This week's edition of Sunday Night Football features two teams that came into the year with sky-high expectations, but have fallen somewhat short of them thus far. The Cleveland Browns have looked nothing like the high-flying group many expected them to be, while the Los Angeles Rams have gotten off to a 2-0 start, but in a less-than-convincing fashion. 

This marquee matchup provides an opportunity for both teams to propel themselves through the next few weeks of the season. A breakout performance in prime time could be just the spark the Baker Mayfield-led Browns offense needs, and a big game on the road could get Jared Goff back to the level he was at for much of last season. Of course, each team will have its hands full with the opposing defense, so there are no guarantees here. 

Let's break things down. 

Rams at Browns

  • Date: Sunday, Sept. 22
  • Time: 8:20 p.m. ET
  • TV channel: NBC
  • Streaming: fuboTV (Try for free)  
  • Odds: Rams -3, O/U 47.5 (via SportsLine)

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When the Rams have the ball

The Los Angeles offense has not gotten off to nearly as strong a start as it did last season. The 2018 Rams finished the regular season second in the NFL in both yards and points per game, and second in yards per play and third in points per drive. They had the NFL's second-most efficient offense, per Football Outsiders' DVOA, and were one of just two teams (along with the Chiefs) ranked in the top five in both rushing and passing efficiency. 

As of this writing, the Rams rank sixth in points per game, but just 15th in yards per game, 17th in yards per play, eighth in yards per drive, ninth in offensive DVOA, and 18th in passing efficiency in 2019. They've had the misfortune of beginning the season against two strong defenses in the Panthers and Saints, but it's not as though they did not find a ton of success against strong defenses over the past two years. 

The issue so far seems to be the continued shaky performance of quarterback Jared Goff. From Week 1 of last season through the legendary shootout with the Chiefs in Week 11, Goff was absolutely on fire, and looked like one of the very best quarterbacks in the league. Ever since, he has been something south of ordinary. 

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Inclusive of his stats from last year's playoff run, Goff has thrown nearly the same number of passes since Week 12 of last season as he did during those first 11 weeks, but he has thrown for more than 1,200 fewer yards, 17 fewer touchdowns, and three more interceptions during that latter stretch. Needless to say, this has to be a bit concerning, especially since the Rams have just handed Goff a $140 million contract.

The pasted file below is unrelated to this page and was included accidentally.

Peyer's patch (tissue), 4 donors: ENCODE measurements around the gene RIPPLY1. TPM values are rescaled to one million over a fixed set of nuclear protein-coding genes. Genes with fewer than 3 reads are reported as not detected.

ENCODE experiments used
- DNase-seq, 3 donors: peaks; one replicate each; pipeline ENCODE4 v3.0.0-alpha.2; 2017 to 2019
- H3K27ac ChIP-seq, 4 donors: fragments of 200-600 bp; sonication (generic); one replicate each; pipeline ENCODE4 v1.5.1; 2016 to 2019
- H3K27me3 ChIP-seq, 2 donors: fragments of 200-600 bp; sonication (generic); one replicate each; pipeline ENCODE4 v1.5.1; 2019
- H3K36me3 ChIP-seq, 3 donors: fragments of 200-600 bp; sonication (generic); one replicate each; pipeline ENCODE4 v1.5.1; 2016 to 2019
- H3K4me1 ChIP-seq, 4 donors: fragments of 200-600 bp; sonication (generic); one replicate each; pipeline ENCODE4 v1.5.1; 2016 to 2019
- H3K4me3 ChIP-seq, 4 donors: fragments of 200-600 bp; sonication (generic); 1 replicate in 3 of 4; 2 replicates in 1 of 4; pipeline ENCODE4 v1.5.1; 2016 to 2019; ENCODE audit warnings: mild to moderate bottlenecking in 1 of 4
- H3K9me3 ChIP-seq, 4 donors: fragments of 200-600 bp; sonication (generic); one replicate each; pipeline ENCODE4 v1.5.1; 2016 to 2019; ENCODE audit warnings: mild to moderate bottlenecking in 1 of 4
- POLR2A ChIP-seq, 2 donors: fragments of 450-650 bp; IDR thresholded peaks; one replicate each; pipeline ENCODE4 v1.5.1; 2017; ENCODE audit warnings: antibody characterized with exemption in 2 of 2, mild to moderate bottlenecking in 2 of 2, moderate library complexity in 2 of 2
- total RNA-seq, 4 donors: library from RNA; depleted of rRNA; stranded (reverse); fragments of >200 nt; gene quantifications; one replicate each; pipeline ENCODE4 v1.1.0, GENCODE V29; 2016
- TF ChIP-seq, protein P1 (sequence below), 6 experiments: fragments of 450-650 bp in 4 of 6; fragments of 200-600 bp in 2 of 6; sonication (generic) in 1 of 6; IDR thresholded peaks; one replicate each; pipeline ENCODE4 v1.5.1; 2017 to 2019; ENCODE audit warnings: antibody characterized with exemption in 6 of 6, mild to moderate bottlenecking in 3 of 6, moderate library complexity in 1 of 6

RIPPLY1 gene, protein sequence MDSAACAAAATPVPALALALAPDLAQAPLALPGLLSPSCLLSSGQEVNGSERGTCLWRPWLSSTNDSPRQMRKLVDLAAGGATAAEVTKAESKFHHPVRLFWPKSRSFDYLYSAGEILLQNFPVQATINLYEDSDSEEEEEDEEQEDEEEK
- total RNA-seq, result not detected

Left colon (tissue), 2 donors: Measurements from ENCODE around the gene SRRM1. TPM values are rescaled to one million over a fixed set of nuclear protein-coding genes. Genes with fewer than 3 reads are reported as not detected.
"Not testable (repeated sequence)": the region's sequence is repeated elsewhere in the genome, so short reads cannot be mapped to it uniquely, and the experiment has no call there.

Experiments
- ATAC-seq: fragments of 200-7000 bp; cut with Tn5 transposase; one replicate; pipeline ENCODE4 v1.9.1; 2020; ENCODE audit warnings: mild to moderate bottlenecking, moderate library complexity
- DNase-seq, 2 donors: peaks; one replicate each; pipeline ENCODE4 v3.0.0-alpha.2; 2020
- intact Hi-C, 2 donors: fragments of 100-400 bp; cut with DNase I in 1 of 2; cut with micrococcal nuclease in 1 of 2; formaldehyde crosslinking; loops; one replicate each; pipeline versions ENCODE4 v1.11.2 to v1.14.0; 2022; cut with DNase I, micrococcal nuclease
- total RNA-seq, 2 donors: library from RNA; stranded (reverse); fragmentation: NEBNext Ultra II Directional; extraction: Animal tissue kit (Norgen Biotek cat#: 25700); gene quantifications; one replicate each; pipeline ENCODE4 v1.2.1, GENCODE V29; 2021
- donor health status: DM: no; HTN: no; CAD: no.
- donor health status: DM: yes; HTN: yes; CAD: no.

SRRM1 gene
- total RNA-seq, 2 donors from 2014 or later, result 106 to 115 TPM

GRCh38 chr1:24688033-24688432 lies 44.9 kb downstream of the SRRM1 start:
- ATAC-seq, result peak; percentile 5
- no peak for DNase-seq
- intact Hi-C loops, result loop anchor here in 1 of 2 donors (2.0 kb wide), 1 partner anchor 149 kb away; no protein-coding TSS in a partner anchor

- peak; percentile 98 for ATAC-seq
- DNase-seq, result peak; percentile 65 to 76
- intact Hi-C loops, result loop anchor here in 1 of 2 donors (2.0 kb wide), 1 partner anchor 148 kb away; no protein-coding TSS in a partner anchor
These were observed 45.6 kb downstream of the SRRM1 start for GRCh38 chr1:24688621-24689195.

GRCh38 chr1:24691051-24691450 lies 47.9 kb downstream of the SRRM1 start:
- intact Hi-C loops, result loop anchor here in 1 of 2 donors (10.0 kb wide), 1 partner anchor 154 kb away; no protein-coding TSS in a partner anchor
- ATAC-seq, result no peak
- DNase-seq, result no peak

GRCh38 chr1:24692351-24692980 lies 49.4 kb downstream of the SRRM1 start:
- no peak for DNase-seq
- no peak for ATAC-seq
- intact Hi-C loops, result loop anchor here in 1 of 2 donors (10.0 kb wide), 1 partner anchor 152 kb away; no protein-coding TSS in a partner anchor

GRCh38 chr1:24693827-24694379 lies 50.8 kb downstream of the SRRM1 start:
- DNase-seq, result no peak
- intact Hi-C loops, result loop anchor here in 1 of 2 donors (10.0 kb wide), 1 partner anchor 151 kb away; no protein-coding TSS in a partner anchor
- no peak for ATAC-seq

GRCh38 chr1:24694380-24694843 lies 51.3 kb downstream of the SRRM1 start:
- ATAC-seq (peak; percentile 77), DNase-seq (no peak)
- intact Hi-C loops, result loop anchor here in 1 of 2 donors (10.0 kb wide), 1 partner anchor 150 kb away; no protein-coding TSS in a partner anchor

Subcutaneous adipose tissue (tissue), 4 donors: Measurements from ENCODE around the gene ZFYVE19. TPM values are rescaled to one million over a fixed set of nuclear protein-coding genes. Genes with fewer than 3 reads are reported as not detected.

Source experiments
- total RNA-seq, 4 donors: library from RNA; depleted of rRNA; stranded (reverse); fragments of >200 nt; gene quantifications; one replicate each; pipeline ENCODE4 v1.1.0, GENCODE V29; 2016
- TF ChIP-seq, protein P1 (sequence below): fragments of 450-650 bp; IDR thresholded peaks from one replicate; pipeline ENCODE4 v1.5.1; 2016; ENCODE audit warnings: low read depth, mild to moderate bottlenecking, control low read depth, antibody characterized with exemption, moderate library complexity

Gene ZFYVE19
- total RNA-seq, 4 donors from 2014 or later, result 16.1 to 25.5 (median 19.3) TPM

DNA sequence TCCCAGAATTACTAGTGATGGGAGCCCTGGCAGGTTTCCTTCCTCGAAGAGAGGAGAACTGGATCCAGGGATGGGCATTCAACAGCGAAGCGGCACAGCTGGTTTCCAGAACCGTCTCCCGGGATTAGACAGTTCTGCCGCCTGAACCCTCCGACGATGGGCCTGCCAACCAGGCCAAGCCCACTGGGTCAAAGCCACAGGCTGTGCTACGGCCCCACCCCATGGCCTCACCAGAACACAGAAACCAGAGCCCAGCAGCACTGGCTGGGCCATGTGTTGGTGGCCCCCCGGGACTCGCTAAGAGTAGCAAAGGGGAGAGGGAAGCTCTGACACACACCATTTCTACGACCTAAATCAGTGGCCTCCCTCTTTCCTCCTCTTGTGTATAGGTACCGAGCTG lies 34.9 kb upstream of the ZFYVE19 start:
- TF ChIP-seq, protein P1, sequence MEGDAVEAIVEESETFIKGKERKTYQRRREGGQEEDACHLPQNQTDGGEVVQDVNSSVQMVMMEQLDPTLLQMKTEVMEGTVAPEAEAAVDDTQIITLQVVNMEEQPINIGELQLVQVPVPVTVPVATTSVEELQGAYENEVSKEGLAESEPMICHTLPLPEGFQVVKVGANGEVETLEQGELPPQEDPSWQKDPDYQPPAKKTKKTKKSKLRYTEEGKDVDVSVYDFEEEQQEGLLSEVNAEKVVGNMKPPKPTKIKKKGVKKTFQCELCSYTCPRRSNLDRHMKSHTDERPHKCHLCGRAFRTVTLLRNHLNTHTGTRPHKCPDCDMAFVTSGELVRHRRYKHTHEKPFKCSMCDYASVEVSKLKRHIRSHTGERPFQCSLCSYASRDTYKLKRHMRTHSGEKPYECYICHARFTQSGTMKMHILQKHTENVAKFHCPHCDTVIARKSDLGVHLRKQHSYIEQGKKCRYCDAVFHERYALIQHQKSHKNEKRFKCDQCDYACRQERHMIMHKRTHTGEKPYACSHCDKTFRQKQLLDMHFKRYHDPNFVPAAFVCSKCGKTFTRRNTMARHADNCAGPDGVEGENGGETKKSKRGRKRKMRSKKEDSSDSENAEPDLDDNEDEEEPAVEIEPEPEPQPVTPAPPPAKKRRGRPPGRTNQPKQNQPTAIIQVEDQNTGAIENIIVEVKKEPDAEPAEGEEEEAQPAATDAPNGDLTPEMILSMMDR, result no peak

Goff has been extremely shaky when under pressure, which is not necessarily a good sign against a team that employs a defensive line featuring Myles Garrett, Olivier Vernon, Sheldon Richardson, and Larry Ogunjobi. Garrett and Vernon alone have combined for 18 pressures so far this season, while Rams right tackle Rob Havenstein has struggled, by his standards, allowing eight pressures in two games. LA has two new starters on the interior of the offensive line, and the four players who have taken snaps at guard or center this year (Joseph Noteboom, Brian Allen, Austin Blythe, Jamil Demby) have combined to allow a ridiculous 23 pressures so far. That's an average of 11.5 pressures per game up the middle, compared to an average of just 6.8 per game from the corresponding group of players a year ago. 

Goff has not gotten enough protection to hit on his favored play-action shot plays, which has taken away a major component of this Sean McVay offense. After averaging 10.0 yards per attempt and a 115.0 passer rating on play-action a year ago, Goff is down at 7.0 yards per attempt and a 64.0 rating this season. And it's not as though the Los Angeles run game has been ineffective, causing a trickle-down effect on play-action throws. The Rams rank first in rushing DVOA, while Malcolm Brown ranks first in Football Outsiders' success rate and Todd Gurley ranks fourth. (The Browns rank 20th in rushing defense DVOA so far, so the Rams may just decide to lean into the run, especially given Goff's persistent struggles on the road.) 

Perhaps they can finally get that play-action game going this week, however. The Browns were torn up by Marcus Mariota on passes after run fakes in Week 1, allowing him to complete 7 of 11 passes for 217 yards and three scores. Even if you take out the 75-yard screen pass to Derrick Henry, they still let Mariota go 6 of 10 for 142 yards and two touchdowns on his other play-action throws. If they can finally hit on a shot play down the field off play-action, maybe that'll open up the rest of the field.